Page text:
Sun, Jul 25, 2004 - Page 8 News List

Editorial: Aboriginal protests are misdirected

The flooding brought by Tropical Storm Mindulle earlier this month was disastrous for southern and central Taiwan. We are all saddened when seeing the destruction of these floods and landslides because, while most of them can be avoided, such disasters are repeated as a result of man-made environmental destruction. We cannot deny the fact that local governments are ignoring excessive logging operations and hillside developments.

The aerial photographs of the disaster areas published by the authorities show that this latest disaster would not have been so serious if the areas hadn't been the target of continuous exploitation. It is understandable that Vice President Annette Lu (呂秀蓮), who was among the first to visit the disaster area in central Taiwan, showed concern for future water and soil-conservation efforts in the area. She then called for the government not to immediately repair roads, so that those who profit from illegally destroying the land could not continue to do so. Instead she tried to persuade local residents to not over-develop the land and asked them to consider moving villages away from potentially dangerous areas. She also suggested that farmers, with a good grasp of agricultural methods, consider moving to South American nations with which Taiwan has diplomatic relations and set up a new life there.

The vice president's comments on this matter were not discriminatory. Unfortunately, she failed to clarify her remarks in a timely manner. As a result, her words have been repeatedly distorted by some media outlets that have a political agenda. Some legislators and political parties have also attempted to manipulate the issue, even going so far as to say that Lu wants to "exterminate the Aborigines." Hence, not fully understanding of the situation, Aborigines have become angry with Lu and have staged two major protests on Ketagalan Boulevard in front of the Presidential Office. In yesterday's demonstration, they used the slogan "Oppose discrimination; strive for survival" to condemn President Chen Shui-bian's (陳水扁) government.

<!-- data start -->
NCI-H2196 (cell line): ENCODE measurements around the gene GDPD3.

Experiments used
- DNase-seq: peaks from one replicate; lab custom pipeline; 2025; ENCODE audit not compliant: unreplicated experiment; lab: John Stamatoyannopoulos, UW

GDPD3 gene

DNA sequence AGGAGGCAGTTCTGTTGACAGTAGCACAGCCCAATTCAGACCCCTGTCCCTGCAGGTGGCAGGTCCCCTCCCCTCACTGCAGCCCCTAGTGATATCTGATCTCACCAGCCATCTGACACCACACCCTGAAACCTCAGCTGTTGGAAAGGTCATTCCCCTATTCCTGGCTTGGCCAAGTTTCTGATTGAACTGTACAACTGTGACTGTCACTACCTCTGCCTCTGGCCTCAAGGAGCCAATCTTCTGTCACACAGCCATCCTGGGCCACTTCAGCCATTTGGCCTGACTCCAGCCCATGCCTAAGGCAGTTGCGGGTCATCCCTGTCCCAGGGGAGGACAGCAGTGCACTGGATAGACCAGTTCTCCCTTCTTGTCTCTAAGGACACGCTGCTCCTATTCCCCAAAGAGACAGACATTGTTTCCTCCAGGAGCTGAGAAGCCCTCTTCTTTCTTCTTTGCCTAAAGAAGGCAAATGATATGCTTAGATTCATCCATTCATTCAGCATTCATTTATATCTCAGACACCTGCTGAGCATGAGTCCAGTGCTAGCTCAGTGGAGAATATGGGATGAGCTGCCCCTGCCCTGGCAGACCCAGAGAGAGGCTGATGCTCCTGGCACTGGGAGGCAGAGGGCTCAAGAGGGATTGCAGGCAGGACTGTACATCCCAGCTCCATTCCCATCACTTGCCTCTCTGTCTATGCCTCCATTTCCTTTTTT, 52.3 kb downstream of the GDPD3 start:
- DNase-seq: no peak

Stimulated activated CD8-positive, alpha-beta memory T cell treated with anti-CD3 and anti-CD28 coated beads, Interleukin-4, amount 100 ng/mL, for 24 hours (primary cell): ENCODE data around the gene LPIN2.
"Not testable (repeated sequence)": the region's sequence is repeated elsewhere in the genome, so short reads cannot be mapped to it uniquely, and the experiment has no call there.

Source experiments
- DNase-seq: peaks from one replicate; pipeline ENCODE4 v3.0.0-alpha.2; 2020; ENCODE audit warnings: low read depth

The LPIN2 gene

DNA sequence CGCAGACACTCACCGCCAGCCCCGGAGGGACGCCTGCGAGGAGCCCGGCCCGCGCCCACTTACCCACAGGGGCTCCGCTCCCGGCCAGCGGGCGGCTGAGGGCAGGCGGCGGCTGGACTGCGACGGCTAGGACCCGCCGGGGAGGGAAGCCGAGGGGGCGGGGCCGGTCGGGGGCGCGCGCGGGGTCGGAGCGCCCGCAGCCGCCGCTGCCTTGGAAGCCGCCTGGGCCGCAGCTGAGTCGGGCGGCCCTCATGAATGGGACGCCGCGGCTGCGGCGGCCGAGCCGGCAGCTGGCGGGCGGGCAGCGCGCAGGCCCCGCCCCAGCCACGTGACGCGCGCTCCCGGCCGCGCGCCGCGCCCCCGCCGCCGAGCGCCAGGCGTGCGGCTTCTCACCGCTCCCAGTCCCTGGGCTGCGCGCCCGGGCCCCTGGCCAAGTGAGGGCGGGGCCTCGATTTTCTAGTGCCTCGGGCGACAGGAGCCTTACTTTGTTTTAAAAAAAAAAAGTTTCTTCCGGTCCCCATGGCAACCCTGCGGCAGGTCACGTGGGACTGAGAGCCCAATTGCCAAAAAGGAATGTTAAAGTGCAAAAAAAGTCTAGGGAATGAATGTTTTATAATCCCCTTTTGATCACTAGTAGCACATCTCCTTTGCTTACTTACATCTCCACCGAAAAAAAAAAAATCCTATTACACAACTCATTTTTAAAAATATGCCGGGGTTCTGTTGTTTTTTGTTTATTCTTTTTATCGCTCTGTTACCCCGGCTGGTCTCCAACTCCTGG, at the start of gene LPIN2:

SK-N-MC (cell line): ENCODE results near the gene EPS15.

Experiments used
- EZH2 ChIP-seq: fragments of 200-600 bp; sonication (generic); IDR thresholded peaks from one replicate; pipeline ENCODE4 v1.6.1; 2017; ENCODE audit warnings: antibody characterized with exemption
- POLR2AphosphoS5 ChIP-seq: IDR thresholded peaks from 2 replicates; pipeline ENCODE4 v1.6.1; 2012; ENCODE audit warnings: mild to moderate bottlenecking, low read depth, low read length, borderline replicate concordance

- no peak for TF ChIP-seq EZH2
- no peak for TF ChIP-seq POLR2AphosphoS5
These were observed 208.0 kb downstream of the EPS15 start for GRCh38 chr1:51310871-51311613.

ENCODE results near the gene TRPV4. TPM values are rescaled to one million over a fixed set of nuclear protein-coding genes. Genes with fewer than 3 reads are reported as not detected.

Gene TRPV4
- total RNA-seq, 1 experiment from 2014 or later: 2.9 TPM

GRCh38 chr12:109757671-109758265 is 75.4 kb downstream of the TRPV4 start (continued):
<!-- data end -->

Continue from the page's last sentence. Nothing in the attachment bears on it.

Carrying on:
Over 70 percent of the farmers cultivating mountain land live on the plains. Those cultivating mountain land are mostly Aborigines and the farmland belongs to them. But planting technology, capital, and sales channels are all in the hands of those "people of the plains." Thus, those who rent the farmland from the Aborigines are actually the ones who are damaging the land. These people also know how to exploit legal loopholes and can often avoid official inspections. Those who really should emigrate to South America, therefore, are those people living on the plains but who make their living by cultivating the mountain land.

Aborigines represent about 2 percent of Taiwan's total population. This is not the first time they have been misled and provoked into action by politicians. Whenever they make demands, there is political intervention. The Makao Chinese Cypress National Park is one prominent example. It is therefore the responsibility of the Aborigines to learn the full truth and help the government find the real culprits behind the destruction of their land so that the Aborigines do not inadvertently become their accomplices.

Furthermore, some people of Aboriginal descent, but who have never lived with their tribe, want to use the destruction brought by Tropical Storm Mindulle as a means to further their own political agenda. These people have their sights set on winning Aboriginal votes in the year-end legislative elections.

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